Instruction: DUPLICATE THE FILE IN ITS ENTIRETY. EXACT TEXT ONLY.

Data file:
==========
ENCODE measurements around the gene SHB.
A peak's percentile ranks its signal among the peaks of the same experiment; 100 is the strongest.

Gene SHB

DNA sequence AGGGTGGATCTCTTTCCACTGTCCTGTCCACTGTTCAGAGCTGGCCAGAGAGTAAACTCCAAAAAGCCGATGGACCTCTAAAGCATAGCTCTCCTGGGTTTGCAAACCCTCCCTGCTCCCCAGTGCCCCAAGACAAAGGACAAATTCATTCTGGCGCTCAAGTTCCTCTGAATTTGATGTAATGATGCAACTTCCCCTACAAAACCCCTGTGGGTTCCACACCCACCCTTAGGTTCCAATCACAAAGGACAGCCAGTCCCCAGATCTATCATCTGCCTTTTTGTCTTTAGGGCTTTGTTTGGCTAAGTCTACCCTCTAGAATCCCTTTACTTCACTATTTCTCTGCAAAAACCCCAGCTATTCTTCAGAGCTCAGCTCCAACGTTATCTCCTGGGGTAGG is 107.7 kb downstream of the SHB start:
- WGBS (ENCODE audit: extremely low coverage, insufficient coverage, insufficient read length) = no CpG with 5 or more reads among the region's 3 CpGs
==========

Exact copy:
ENCODE measurements around the gene SHB.
A peak's percentile ranks its signal among the peaks of the same experiment; 100 is the strongest.

Gene SHB

DNA sequence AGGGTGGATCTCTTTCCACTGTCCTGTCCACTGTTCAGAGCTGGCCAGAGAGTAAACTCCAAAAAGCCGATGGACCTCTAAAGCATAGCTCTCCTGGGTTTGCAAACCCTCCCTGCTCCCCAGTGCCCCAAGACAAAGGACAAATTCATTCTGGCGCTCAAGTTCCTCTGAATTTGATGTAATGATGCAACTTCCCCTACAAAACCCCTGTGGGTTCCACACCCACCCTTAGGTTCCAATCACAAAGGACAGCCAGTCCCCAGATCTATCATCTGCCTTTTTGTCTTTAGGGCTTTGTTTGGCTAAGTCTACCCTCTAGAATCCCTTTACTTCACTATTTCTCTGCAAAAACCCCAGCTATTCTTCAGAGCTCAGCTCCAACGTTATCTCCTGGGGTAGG is 107.7 kb downstream of the SHB start:
- WGBS (ENCODE audit: extremely low coverage, insufficient coverage, insufficient read length) = no CpG with 5 or more reads among the region's 3 CpGs